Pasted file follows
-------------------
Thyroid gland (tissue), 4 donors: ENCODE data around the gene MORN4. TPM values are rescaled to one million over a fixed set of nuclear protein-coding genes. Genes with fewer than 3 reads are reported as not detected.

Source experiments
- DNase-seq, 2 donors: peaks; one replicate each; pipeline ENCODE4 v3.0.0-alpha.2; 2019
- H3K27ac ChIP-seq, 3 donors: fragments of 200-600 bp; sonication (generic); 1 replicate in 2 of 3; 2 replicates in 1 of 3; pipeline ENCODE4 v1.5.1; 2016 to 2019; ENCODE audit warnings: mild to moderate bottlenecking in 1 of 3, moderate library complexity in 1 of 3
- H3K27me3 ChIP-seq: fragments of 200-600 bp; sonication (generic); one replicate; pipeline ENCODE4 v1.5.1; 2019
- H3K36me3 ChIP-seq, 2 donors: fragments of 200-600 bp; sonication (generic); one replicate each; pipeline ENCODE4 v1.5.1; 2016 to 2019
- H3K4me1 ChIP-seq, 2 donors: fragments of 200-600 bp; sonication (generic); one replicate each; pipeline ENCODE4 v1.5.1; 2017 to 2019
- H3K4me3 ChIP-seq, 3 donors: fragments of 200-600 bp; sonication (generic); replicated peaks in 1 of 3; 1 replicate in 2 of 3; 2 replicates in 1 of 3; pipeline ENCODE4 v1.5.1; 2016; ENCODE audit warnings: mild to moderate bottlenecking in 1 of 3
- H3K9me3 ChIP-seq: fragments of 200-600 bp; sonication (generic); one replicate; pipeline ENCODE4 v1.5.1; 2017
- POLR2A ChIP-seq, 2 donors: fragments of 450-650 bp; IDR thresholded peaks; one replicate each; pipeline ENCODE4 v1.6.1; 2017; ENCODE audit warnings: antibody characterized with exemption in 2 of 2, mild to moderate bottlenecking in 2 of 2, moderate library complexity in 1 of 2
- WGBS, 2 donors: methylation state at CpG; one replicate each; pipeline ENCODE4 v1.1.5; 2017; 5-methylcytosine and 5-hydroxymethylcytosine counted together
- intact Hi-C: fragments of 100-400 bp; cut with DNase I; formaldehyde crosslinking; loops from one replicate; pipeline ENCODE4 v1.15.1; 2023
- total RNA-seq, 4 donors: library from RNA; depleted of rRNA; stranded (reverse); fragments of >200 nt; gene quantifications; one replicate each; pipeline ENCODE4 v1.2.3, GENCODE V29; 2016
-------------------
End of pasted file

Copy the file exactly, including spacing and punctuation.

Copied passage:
Thyroid gland (tissue), 4 donors: ENCODE data around the gene MORN4. TPM values are rescaled to one million over a fixed set of nuclear protein-coding genes. Genes with fewer than 3 reads are reported as not detected.

Source experiments
- DNase-seq, 2 donors: peaks; one replicate each; pipeline ENCODE4 v3.0.0-alpha.2; 2019
- H3K27ac ChIP-seq, 3 donors: fragments of 200-600 bp; sonication (generic); 1 replicate in 2 of 3; 2 replicates in 1 of 3; pipeline ENCODE4 v1.5.1; 2016 to 2019; ENCODE audit warnings: mild to moderate bottlenecking in 1 of 3, moderate library complexity in 1 of 3
- H3K27me3 ChIP-seq: fragments of 200-600 bp; sonication (generic); one replicate; pipeline ENCODE4 v1.5.1; 2019
- H3K36me3 ChIP-seq, 2 donors: fragments of 200-600 bp; sonication (generic); one replicate each; pipeline ENCODE4 v1.5.1; 2016 to 2019
- H3K4me1 ChIP-seq, 2 donors: fragments of 200-600 bp; sonication (generic); one replicate each; pipeline ENCODE4 v1.5.1; 2017 to 2019
- H3K4me3 ChIP-seq, 3 donors: fragments of 200-600 bp; sonication (generic); replicated peaks in 1 of 3; 1 replicate in 2 of 3; 2 replicates in 1 of 3; pipeline ENCODE4 v1.5.1; 2016; ENCODE audit warnings: mild to moderate bottlenecking in 1 of 3
- H3K9me3 ChIP-seq: fragments of 200-600 bp; sonication (generic); one replicate; pipeline ENCODE4 v1.5.1; 2017
- POLR2A ChIP-seq, 2 donors: fragments of 450-650 bp; IDR thresholded peaks; one replicate each; pipeline ENCODE4 v1.6.1; 2017; ENCODE audit warnings: antibody characterized with exemption in 2 of 2, mild to moderate bottlenecking in 2 of 2, moderate library complexity in 1 of 2
- WGBS, 2 donors: methylation state at CpG; one replicate each; pipeline ENCODE4 v1.1.5; 2017; 5-methylcytosine and 5-hydroxymethylcytosine counted together
- intact Hi-C: fragments of 100-400 bp; cut with DNase I; formaldehyde crosslinking; loops from one replicate; pipeline ENCODE4 v1.15.1; 2023
- total RNA-seq, 4 donors: library from RNA; depleted of rRNA; stranded (reverse); fragments of >200 nt; gene quantifications; one replicate each; pipeline ENCODE4 v1.2.3, GENCODE V29; 2016